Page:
If you hear a man chooses to work part-time so his wife could work full-time and advance in her career, how would you react?
Would you be surprised? Would it seem strange? Or perhaps you’d nod with appreciation and support?
Whatever your reaction, it’s undeniable that the concept of a man choosing to work part-time for his family still seems unusual to some.
But that’s exactly the story of Brett Maynard – a Business Leader at Stantec’s Transport Planning & Advisory division – who chose to work part-time so his wife could continue flourishing in her career.
It sounds extraordinary, but it’s something that Brett hopes won’t seem exceptional someday.
“I think there’s still a lot of unconscious bias involved around men having to be the breadwinner in a household, despite parenting being a joint effort.”
“Even the idea that a man would only choose to work part-time to care for his family is a bias I hope one day disappears too. There are other reasons part-time work could be preferred.”
For now, Brett is out there proving that working part-time doesn’t mean sacrificing your career or being less committed to it.
Part-time employee, full-time parent
For Brett, stepping back from full-time to part-time work was ultimately an easy choice.
“If working part-time gives you the ability to be an active parent, why wouldn’t you?”
He recounts how he and his wife made this decision together.
“My wife and I are both engineers, and we progressed our careers to senior leadership roles simultaneously. We also have two young girls, eight and five years old. Last year, we were discussing balance and how to manage our careers with the needs of our children and how we can be more present for them. From there, we made the decision that I would step back to give my wife the space and time to step up.”
The way Brett saw it, going part-time was win-win.
His wife could continue rising through the ranks in her senior leadership role while he would have the opportunity to be more involved in his daughters’ lives.
“It’s not just the big events I get to be a better part of. It’s also the incremental things: seeing their confidence improve with school activities, knowing their friends’ names, seeing them spell new words, and getting better at maths.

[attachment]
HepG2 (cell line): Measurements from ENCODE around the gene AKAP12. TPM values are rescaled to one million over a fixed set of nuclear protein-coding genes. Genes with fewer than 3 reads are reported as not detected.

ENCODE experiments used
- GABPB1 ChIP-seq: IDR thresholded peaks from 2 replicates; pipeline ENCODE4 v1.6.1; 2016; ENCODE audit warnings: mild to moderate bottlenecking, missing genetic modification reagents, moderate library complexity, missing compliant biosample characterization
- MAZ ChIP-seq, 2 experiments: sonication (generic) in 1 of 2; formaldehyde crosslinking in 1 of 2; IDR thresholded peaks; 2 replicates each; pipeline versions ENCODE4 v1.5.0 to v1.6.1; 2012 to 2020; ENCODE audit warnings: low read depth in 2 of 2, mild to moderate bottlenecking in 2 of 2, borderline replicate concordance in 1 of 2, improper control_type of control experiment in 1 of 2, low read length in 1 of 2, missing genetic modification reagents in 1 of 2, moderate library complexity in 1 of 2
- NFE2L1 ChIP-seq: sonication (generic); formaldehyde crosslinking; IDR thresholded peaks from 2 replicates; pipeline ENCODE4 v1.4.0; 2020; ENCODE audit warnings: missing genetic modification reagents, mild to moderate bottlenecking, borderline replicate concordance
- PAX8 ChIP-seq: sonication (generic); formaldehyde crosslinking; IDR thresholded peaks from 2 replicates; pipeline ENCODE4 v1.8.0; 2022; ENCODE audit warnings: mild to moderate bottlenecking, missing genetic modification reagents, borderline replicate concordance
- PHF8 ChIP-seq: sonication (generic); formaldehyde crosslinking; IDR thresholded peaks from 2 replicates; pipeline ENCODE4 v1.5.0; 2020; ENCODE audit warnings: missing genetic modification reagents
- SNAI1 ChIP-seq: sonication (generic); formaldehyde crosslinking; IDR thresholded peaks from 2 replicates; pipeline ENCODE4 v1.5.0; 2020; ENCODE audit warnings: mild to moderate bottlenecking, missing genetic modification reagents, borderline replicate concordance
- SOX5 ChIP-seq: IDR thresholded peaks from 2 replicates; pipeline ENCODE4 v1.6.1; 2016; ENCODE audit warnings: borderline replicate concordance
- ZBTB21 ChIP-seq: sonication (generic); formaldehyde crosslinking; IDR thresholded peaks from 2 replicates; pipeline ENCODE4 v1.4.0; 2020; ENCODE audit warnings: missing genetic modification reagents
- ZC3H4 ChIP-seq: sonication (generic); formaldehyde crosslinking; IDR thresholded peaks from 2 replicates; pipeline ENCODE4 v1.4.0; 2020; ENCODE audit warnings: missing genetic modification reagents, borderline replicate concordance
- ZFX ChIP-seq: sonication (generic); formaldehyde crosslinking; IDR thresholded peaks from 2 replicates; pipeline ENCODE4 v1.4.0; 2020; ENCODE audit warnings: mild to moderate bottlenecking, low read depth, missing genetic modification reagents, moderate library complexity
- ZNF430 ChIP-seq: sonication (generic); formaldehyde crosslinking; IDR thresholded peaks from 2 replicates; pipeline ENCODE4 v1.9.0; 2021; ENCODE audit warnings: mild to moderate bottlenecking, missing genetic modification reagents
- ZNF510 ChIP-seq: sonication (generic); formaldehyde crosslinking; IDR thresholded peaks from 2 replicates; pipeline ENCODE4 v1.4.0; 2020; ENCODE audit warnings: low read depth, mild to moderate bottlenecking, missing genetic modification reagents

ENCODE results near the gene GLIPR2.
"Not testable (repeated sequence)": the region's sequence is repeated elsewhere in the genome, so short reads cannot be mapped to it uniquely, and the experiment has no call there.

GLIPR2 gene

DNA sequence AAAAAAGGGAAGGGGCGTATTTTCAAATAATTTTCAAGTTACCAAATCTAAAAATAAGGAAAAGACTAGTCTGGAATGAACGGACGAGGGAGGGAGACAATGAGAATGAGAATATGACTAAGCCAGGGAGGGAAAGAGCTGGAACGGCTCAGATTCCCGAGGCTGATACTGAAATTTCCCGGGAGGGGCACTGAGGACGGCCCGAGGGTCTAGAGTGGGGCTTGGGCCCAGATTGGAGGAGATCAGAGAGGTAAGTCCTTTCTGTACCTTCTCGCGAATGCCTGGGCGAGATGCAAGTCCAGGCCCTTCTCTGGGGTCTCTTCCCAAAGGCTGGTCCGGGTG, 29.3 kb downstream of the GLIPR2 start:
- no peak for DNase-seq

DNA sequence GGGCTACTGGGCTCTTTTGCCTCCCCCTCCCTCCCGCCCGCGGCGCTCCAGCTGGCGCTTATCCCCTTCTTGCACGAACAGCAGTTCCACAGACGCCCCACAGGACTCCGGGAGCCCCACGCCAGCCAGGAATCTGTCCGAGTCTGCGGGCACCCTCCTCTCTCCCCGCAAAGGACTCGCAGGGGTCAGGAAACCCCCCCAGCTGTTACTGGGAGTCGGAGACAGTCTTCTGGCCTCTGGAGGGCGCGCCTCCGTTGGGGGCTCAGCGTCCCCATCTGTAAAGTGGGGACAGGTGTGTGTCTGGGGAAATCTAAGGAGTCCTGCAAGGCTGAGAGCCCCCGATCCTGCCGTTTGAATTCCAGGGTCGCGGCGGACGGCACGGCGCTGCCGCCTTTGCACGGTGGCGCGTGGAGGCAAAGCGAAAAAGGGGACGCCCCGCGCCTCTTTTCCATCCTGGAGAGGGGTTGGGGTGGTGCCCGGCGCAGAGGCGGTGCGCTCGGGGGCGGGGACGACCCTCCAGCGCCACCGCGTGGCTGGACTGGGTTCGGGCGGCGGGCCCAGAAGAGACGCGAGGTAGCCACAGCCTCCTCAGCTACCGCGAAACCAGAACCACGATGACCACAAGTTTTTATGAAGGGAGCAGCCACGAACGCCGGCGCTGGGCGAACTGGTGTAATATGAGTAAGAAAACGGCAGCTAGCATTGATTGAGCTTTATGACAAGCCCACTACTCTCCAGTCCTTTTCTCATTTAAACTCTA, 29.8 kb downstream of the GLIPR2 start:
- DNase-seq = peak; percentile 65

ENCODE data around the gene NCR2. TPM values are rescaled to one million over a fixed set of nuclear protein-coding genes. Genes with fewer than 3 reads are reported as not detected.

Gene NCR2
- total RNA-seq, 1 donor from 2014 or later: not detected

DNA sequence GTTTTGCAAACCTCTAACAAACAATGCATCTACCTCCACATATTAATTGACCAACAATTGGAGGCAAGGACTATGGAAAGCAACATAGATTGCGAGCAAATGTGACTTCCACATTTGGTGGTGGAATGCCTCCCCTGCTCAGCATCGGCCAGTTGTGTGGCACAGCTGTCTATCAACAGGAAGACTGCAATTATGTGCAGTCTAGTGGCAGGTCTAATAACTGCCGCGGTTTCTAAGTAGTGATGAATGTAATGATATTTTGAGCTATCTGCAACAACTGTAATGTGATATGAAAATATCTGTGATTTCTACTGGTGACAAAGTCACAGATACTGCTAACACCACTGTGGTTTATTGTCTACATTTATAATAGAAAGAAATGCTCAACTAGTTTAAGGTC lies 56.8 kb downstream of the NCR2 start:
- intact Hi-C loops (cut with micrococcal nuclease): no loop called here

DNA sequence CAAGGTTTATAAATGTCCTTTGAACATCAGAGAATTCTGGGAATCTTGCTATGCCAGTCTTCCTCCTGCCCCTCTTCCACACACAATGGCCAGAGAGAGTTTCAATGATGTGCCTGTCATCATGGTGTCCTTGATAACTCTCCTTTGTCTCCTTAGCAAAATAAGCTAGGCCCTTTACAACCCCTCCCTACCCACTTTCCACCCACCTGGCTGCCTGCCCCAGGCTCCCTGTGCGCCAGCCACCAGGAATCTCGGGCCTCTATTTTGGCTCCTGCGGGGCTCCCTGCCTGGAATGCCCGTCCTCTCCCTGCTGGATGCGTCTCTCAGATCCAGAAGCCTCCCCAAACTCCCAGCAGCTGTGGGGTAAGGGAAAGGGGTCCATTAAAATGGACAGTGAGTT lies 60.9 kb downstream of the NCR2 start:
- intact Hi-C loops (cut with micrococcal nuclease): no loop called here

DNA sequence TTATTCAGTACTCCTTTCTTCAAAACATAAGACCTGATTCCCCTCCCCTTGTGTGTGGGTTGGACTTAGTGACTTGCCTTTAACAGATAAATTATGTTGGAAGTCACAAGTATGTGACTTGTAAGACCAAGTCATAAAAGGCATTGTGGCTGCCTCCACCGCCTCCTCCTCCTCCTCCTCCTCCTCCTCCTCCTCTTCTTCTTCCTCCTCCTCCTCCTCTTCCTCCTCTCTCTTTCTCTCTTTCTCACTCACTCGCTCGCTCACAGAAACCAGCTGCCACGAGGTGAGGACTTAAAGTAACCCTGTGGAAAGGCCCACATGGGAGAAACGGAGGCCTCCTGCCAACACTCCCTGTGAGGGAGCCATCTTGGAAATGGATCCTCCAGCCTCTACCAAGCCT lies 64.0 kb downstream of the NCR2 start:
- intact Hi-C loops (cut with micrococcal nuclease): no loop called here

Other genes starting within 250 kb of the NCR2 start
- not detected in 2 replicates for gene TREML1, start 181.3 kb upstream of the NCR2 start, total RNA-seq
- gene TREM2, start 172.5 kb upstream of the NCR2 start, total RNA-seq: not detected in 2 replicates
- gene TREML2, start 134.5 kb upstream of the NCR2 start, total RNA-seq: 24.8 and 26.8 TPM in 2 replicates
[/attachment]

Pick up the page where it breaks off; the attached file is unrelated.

“Work will always be there. But this time with my young kids – it’s more fleeting and therefore precious.”
Making part-time work for him: It’s not the hours, it’s the outcomes
One of the reasons why shifting to part-time work was so easy for Brett was the fact that his colleagues at Stantec understood that his performance would not change.
“I’ve got the same energy and commitment to my team I always had as a full-timer.”
Brett has been working at Stantec for over fifteen years, so his commitment and ability to perform were never really in question. But he acknowledges that working-from-home has played a big part in the success of his arrangement.
“I still work a five-day week, but with reduced hours across the week. It’s not an arrangement I would have considered if I had to be in a traditional in-office arrangement. Hybrid has made it possible.”
But a flexible working arrangement isn’t the only reason he continues to work for Stantec.
“There are many consulting firms out there that provide similar flexible arrangements. But Stantec’s values strongly align with mine. Our values, our community focus, and our commitment to excellence in what we do and having a diversity of projects have been really important.”
And then he adds the clincher:
“With our team and at Stantec, there’s a focus on outcomes, not on hours in.”
Can part-time work helping men be better leaders?
Many people think that working part-time to spend more time with family means sacrificing career progression.
But Brett just doesn’t see it that way.
“You can have a successful career and be a successful father. It’s not either-or.”
He tells us that the balance that part-time work provides has made him a more empathetic and well-rounded leader.
“It gives me a better perspective. I’m more conscious of others’ arrangements and not expecting people to be available all the time.”
“I think one of the key things in part-time arrangements is flexibility in both directions. Work when things need to get done, both planned and unplanned. But also create those boundaries and take that time with your family.”
Breaking the stigma around men working part-time
If there’s one thing that Brett’s story has shown, it’s that the long-held views on men and their careers are quickly fading.
“The days of fathers spending all day at work and only seeing kids at night should no longer the norm.
“The expectations have changed. I have seen male colleagues taking extended parental leave over the past few years. I’ve also seen scenarios where families decide to have one parent stay home for up to six months and then swapping.”
“It makes good sense. And it sets up the expectation equity from the very beginning of the parenting journey.”